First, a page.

Could you live the eremitic life, either in the Christian meaning of the word, or in the secular sense?
In both religious and secular literature, the eremitic life is lived by a ‘hermit’, a person who, according to the Oxford Dictionary of English, lives in solitude as a part of a religious discipline, or who intentionally shuns society.
The female equivalent of a hermit is the anchoress. In my first post I mentioned Robyn Cadwallader’s début novel, set in 1255, about a young woman, Sarah, who is walled into a cell nine by seven paces, and these are the paces of a slight girl, where she intends to spend the rest of her life. After many difficulties, both internally and externally generated, Sarah adjusts to her life as an anchoress. She is not entirely isolated, however. From her cell she ministers to the women of her local village, playing a small but vital part in the life of the people who live close to the church where she is immured.
Hermits are generally reclusive, solitary, characters found in all religious traditions. The modern image of a hermit is of an ascetic or eccentric elder, alone on a mountain or in a forest, meditating, growing their own vegetables and bothering no one. A quick Google search revealed this image to be only partially true, particularly in the case of Sister Rachel Denton who stays in touch with the world via Facebook and Twitter.
I’m not sure I want to become a hermit, but the solitude, the extended stretches of time and the ability to decide for oneself how to spend that time is very appealing. How would I fill my days? Writing, of course. I’d make up for lost time, pumping out as many stories as possible. Then there is reading; the cliché that there are too many books and too little time is spot on. My to-be-read pile of books will probably outlive me. I’d walk every day, not power walking but strolling, being present to birdsong, to the gentle chuntering of the leaves as they respond to their conductor, the wind. I’m also of an age to reflect on my life, to weigh and measure my accomplishments and forgive my failures. I’d also meditate. I’d silence the inner chatter, breathe, honour and refresh my neurons and soothe the synaptic clefts tucked away in my brain.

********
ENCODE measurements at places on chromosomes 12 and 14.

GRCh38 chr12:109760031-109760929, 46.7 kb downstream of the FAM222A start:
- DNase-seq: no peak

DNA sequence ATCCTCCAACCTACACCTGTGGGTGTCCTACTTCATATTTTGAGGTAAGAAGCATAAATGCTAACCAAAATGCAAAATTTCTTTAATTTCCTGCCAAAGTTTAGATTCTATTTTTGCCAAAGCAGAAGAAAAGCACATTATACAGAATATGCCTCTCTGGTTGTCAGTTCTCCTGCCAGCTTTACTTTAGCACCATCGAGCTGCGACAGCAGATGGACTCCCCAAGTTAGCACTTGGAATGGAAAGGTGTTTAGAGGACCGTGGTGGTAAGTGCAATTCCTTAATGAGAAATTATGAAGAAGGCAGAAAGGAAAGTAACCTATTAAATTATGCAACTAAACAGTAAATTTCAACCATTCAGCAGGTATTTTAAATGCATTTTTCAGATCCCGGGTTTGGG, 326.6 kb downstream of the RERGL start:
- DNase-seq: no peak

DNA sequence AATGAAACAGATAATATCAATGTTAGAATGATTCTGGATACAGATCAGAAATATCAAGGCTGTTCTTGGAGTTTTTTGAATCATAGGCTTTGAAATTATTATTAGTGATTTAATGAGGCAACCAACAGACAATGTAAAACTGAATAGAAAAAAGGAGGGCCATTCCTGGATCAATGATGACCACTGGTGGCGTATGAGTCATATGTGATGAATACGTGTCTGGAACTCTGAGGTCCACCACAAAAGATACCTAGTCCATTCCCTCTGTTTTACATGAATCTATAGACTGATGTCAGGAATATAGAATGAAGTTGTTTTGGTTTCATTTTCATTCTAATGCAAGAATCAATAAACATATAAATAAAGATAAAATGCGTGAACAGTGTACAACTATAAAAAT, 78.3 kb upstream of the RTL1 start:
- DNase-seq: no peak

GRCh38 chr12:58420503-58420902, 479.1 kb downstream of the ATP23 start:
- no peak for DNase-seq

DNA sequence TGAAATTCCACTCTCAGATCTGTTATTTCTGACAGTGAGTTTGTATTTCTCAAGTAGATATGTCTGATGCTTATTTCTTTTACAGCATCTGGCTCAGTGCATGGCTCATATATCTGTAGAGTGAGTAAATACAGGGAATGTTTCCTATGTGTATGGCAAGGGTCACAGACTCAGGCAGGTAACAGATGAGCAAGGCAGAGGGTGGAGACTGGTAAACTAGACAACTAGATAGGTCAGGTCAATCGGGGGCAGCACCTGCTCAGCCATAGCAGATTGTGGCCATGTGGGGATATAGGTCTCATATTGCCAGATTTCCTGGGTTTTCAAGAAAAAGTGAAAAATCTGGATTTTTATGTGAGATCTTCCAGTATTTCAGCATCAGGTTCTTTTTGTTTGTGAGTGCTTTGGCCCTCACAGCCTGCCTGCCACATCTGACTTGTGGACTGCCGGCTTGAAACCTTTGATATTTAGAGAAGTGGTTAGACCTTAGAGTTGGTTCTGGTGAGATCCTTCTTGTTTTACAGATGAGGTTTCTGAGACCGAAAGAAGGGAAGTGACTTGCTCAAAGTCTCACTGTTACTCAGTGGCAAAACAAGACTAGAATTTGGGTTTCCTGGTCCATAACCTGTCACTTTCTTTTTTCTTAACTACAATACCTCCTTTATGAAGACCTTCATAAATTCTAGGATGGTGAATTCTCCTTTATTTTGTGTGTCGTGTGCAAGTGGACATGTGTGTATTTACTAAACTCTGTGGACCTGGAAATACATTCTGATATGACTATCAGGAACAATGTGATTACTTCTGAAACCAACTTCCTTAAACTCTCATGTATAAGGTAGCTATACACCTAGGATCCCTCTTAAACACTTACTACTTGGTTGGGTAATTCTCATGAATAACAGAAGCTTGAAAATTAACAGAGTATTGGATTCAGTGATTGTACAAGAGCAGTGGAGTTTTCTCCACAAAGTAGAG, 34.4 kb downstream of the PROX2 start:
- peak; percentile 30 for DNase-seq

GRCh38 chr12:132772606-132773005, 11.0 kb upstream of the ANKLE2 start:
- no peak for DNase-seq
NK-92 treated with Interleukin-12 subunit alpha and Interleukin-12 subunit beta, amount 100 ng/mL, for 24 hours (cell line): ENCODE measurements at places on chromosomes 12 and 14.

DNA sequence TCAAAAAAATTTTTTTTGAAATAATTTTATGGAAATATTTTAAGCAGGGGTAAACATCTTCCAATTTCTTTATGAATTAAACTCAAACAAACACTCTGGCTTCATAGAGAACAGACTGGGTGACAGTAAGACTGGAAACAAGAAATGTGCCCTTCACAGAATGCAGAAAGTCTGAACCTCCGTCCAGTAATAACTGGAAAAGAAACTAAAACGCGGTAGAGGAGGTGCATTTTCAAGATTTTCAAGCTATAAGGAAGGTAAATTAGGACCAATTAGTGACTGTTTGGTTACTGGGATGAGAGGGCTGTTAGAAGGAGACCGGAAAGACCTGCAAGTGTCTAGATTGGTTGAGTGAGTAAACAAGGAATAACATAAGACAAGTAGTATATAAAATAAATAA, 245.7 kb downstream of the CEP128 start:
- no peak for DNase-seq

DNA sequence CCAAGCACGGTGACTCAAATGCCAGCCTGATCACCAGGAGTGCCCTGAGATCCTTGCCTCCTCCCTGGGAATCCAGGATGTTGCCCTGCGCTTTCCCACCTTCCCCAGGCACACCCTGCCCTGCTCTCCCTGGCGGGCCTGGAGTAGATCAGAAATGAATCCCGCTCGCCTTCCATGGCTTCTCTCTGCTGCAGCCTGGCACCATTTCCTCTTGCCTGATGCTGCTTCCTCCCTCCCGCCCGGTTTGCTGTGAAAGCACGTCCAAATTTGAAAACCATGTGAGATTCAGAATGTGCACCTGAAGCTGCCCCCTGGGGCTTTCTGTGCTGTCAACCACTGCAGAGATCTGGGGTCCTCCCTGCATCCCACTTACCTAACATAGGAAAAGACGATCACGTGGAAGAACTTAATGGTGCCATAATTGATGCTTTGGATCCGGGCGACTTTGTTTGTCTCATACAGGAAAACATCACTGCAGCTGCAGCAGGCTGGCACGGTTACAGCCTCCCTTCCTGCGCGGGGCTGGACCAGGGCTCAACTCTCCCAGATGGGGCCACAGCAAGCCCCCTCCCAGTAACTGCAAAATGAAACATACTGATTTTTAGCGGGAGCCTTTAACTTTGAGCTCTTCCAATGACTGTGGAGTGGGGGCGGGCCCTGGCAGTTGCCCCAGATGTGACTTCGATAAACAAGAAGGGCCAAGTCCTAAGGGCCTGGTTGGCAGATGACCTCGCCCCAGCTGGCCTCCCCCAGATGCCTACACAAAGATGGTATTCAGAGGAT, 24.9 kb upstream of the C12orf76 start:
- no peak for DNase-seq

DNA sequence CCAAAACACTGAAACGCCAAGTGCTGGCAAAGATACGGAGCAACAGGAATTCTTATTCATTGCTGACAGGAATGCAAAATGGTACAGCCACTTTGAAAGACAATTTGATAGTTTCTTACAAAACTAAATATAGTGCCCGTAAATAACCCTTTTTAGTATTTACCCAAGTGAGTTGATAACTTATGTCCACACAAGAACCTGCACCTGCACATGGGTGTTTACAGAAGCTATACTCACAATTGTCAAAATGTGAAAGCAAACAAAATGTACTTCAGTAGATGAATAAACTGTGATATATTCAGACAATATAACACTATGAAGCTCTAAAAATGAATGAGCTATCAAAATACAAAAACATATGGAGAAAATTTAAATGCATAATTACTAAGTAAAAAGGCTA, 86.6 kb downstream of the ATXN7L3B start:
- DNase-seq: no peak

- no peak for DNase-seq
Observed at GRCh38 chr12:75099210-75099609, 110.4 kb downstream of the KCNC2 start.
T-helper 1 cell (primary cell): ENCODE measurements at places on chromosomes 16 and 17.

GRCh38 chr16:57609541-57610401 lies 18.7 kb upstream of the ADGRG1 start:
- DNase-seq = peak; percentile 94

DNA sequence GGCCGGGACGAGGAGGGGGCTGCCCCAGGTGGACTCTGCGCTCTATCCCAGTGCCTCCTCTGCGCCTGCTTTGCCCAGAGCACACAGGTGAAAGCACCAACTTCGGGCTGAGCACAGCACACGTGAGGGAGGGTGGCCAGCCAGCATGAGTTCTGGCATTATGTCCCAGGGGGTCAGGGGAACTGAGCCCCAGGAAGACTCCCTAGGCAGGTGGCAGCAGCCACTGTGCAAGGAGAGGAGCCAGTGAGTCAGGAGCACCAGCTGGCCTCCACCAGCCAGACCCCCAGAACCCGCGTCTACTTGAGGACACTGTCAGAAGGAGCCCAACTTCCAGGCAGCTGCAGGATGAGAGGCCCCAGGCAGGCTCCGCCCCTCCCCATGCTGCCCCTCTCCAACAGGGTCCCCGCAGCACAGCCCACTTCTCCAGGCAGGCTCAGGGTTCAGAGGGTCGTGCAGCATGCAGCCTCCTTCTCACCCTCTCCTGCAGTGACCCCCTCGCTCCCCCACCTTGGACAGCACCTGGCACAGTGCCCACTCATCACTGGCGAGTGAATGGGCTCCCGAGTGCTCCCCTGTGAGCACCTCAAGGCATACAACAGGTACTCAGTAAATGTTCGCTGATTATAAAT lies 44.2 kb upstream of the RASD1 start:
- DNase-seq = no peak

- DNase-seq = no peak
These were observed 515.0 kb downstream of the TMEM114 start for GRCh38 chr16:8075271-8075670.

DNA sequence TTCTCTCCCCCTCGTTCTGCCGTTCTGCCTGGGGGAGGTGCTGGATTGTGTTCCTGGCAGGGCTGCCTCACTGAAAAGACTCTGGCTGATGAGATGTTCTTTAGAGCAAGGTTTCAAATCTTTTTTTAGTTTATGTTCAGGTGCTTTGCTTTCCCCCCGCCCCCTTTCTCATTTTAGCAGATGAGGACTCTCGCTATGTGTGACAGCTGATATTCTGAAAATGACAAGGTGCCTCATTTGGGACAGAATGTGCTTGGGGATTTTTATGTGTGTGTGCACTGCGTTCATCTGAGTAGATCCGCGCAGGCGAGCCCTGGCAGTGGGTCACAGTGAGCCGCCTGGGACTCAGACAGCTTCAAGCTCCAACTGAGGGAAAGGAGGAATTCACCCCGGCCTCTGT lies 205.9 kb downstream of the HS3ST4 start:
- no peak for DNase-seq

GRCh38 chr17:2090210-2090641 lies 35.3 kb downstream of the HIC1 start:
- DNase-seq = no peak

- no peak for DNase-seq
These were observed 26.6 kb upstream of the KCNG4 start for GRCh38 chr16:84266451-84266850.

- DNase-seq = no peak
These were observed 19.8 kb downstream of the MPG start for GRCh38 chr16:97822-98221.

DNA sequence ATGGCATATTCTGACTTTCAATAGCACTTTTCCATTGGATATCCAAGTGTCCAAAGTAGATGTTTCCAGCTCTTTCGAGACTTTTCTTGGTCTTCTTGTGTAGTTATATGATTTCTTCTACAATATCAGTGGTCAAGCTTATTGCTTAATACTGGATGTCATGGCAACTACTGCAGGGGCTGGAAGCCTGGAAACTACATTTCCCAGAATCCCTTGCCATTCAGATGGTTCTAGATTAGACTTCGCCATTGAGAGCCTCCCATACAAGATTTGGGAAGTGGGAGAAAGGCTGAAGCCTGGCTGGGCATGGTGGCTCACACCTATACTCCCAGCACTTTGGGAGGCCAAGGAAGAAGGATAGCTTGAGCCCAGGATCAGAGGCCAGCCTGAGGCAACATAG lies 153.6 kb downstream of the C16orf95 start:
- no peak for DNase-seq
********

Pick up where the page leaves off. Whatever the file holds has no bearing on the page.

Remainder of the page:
Is the eremitic life a selfish life? That’s like asking if awakening the inner self is a selfish act, for in a sense that’s what hermits are exposed to, their inner self. They might study devotional tracts or scriptures, they might nourish the land they live on but when the sun sets, their companion of choice is the being who was with them at the beginning and will be there at the very last: the voice in their head; their consciousness; their inner being. It takes, I believe, a certain kind of courage to deeply and honestly connect with one’s self. What we find is a complicated, seething consciousness: complex and simple; wise and foolish; generous and selfish; peace loving and aggressive; kind and cruel; honest and corrupt; decisive and irresolute; knowledgeable and pudding headed and all things in-between. How many of us are willing to risk knowing who we really are?
Right now, I’d settle for one or two days of solitude a week. I’ve already confronted many inner weaknesses and faults, even accommodated and embraced a couple of them, though I am positive there are more lurking within. I’d willingly turn off the television, the radio and the internet and be with my self. Nor would I worry about being selfish because I think knowing and accepting one’s self is the first step to knowing and accepting others. After all, if we can live with the madness and glory that is the self, then spending time with our loved ones should be simple. For now, however, I am satisfied with Emerson’s recommendation:
Solitude is impracticable, and society fatal. We must keep our head in the one and our hands in the other. The conditions are met if we keep our independence, yet do not lose our sympathy.
–Ralph Waldo Emerson, Solitude and Society, 1857
I have my small sanctuary, a physical space where I write, but as most writers know it’s the space in one’s head that must be nurtured. I am slowly creating that inner space, a mental mountaintop where I withdraw and nourish the word-smith within.
Do you want more time with yourself? Do you want to devote your day to the scriptures or to similar works of the learned and wise? What do you need to know that a few day’s solitude might reveal? Would you remove yourself from the madding crowd and listen to the inner voice?